Here on Earth, today is the equinox. The Earth’s axial tilt creates the seasons, but twice a year its movement around the Sun aligns with its tilt so that the plane of Earth is neither tilted away from nor toward the Sun. On the equinox, the Sun appears directly above the Earth’s equator, and day and night are about the same length everywhere on the planet. Pictured: The U.S. National Oceanic and Atmospheric Administration’s GOES 16 satellite captured this image of the September 2022 equinox from orbit. Image credit: NOAA.
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The OSIRIS-REx sample return drop is happening this Sunday. The mission collected samples from asteroid Bennu (pictured) in 2020, and on Sept. 24, 2023 it will drop the sample collection capsule into Earth's atmosphere. The capsule will land via parachute in the Utah desert. Watch the live coverage on Sunday, starting at 10:00 a.m. EDT (14:00 UTC). Image credit: NASA/Goddard/University of Arizona/Edited by The Planetary Society.
Calling U.S. students grades 6-12! The 2024 National STEM Challenge is looking for your scientific projects, innovations, inventions, and research that aims to solve real-world problems under six themes, including aerospace. Top-scoring STEM champions will present their projects at the National STEM Festival in Washington, D.C., in April 2024.
And calling all eclipse chasers! NASA is asking citizen scientists who plan to watch the total solar eclipse in April next year to use the SunSketcher 2024 app to capture images of the Sun just before and after the solar eclipse. Those images will help studies of the Sun’s shape, including how much it deviates from being a perfect sphere.
From The Planetary Society
The Day of Action was a great success. More than 100 space enthusiasts from around the country traveled to Washington, D.C., on Sept. 18, meeting with their representatives in Congress to advocate for increased investments in NASA’s space science programs. Planetary Society CEO Bill Nye also met with Senate Majority Leader Chuck Schumer and other leaders in Congress to advance the Society’s core enterprises of planetary exploration, the search for life, and defense from asteroid impacts. Image credit: The Planetary Society.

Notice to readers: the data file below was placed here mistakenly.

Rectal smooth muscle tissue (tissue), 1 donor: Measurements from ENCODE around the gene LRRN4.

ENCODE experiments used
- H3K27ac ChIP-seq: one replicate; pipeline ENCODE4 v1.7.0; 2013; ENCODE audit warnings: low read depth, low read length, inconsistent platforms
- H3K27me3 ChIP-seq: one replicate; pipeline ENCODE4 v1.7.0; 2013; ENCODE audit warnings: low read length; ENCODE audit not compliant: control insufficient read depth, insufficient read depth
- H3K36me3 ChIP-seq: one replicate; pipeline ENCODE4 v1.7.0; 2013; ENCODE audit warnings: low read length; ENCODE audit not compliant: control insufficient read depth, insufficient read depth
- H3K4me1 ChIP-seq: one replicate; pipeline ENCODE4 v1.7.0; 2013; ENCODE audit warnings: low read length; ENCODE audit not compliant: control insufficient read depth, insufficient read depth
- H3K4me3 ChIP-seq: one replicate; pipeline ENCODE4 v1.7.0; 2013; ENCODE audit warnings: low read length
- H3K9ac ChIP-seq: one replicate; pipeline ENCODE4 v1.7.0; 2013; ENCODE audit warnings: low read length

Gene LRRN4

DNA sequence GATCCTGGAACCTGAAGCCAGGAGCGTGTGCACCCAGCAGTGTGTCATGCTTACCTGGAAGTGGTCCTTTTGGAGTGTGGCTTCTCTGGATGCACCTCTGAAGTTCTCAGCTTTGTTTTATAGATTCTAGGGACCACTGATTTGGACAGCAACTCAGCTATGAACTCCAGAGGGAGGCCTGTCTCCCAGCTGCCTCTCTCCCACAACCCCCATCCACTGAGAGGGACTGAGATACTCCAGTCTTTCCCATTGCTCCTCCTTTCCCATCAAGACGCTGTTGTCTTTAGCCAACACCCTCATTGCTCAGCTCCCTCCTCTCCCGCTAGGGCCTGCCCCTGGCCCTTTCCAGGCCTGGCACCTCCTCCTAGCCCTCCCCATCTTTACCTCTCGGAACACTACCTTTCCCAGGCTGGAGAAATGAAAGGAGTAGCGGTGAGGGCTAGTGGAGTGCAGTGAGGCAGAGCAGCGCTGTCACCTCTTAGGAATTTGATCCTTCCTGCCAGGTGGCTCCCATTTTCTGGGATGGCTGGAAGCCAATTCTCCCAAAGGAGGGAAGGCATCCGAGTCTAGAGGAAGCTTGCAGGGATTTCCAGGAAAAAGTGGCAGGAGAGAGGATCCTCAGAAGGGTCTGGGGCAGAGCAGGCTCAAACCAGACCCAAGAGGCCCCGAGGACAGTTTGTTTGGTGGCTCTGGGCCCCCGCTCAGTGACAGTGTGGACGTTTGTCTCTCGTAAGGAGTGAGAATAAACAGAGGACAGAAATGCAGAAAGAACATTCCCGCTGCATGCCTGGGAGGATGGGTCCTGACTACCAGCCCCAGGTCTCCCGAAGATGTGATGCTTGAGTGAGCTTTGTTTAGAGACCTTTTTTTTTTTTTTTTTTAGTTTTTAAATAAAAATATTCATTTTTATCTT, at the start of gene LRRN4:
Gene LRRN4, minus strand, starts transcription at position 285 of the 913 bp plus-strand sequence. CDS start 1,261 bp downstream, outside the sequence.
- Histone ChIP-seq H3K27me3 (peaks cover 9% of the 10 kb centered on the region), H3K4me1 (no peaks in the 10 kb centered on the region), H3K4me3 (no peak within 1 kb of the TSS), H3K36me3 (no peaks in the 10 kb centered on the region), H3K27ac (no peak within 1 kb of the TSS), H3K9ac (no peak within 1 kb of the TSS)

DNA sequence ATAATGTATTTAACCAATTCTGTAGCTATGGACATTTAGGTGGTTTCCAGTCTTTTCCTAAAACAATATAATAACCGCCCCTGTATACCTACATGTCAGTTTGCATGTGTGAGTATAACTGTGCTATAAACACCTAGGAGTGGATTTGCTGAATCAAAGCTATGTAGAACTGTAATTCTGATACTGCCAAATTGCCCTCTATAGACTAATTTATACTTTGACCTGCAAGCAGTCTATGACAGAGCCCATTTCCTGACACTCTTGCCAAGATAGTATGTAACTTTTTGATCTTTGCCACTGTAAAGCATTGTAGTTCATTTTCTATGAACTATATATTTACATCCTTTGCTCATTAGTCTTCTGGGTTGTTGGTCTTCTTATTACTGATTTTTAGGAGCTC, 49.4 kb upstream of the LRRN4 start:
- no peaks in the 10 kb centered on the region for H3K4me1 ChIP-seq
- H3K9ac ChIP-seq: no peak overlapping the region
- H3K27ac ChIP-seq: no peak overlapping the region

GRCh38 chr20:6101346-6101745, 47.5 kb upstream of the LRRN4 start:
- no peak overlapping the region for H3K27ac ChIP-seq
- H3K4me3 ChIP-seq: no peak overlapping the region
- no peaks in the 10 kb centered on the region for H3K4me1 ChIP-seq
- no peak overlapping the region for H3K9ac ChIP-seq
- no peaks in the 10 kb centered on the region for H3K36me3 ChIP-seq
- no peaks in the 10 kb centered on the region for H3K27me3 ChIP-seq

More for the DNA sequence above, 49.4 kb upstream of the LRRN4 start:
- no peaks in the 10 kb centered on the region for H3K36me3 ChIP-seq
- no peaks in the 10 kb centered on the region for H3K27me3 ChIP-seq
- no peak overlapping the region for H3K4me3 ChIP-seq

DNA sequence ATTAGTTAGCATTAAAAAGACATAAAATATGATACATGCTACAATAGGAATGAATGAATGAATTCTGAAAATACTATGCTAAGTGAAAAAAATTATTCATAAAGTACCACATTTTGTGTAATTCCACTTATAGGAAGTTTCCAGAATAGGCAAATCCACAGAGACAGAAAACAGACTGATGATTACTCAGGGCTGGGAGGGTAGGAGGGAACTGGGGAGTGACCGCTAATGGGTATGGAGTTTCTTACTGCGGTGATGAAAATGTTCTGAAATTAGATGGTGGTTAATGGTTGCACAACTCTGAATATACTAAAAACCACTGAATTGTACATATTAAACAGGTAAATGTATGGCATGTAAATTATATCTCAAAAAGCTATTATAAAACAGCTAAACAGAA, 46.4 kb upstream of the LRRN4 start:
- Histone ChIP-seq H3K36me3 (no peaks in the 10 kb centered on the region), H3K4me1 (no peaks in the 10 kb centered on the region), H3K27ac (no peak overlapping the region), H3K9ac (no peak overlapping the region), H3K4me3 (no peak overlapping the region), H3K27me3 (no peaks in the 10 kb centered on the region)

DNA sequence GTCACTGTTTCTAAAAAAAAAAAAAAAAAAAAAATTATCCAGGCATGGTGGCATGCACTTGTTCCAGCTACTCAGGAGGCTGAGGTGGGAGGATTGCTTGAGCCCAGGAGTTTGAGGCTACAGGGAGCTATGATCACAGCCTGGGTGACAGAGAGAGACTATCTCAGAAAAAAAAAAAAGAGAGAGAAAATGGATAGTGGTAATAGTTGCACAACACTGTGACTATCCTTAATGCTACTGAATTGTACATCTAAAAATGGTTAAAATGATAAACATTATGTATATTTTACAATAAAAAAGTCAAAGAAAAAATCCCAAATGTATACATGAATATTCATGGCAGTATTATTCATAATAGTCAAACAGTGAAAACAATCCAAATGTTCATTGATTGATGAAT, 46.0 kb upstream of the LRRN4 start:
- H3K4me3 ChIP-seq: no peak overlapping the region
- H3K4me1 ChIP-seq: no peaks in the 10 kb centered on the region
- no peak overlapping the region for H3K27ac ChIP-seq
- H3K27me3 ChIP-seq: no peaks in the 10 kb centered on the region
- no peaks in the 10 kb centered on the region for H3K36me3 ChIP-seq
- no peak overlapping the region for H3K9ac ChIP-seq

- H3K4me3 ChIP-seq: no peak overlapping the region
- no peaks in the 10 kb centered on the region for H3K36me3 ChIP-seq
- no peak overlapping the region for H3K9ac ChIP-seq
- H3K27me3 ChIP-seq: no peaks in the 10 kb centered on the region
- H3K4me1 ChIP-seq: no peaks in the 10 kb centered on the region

It's almost eclipse season! We’ve got some great resources to help you prepare to enjoy this rare celestial phenomenon. Start with the guide to the October 2023 annular eclipse, which will also be visible as a partial eclipse over a very large area. And if you’re making plans to travel to the path of totality for the April 2024 total solar eclipse, we’ve got a handy guide to the practicalities of doing so.
Alone (for now), but far from lonely. Although humans have not yet found evidence of extraterrestrial life, the search has never lost hope. This is the theme of a new book from Planetary Society co-founder Louis Friedman, "Alone but Not Lonely: Exploring for Extraterrestrial Life." Lou joined this week’s Planetary Radio to discuss the book, which looks at the search for life, from habitable worlds to the technologies that might allow us to explore exoplanets without leaving our stellar backyard.
A space traveler needs to know what they’re in for. Best-selling science writer Mary Roach joined The Planetary Society’s members-only virtual book club meeting this month to talk about her book “Packing for Mars,” which explores the fascinating and surprising realities of what it takes to keep humans alive and well in space. If you missed it, you can watch the recording. Want to take part in the next book club meeting? Log into our online member community. If you aren't already a member, join today.
After sunset you can spot yellowish Saturn rising in the east, crossing the sky throughout the night. Jupiter shines super bright, rising in the east a bit later than Saturn. In the predawn, find Venus shining very bright, low in the east, with Mercury far below it but as high as it’ll get for the next little while. Learn what else to look for in September’s night skies.
Wow of the Week
Other planets have tilted axes as well, including Saturn, seen here by the Cassini spacecraft during its equinox in 2009. When Saturn’s equator directly faces the Sun, its rings do too. This means they reflect very little sunlight, since they’re being illuminated from the side. In an image like this one, the light you see on the rings is mostly reflected off Saturn — also known as planetshine. Saturn reaches its equinox every 14.7 years on average, and its next one will take place on 6 May 2025. Image credit: NASA/JPL/Space Science Institute.
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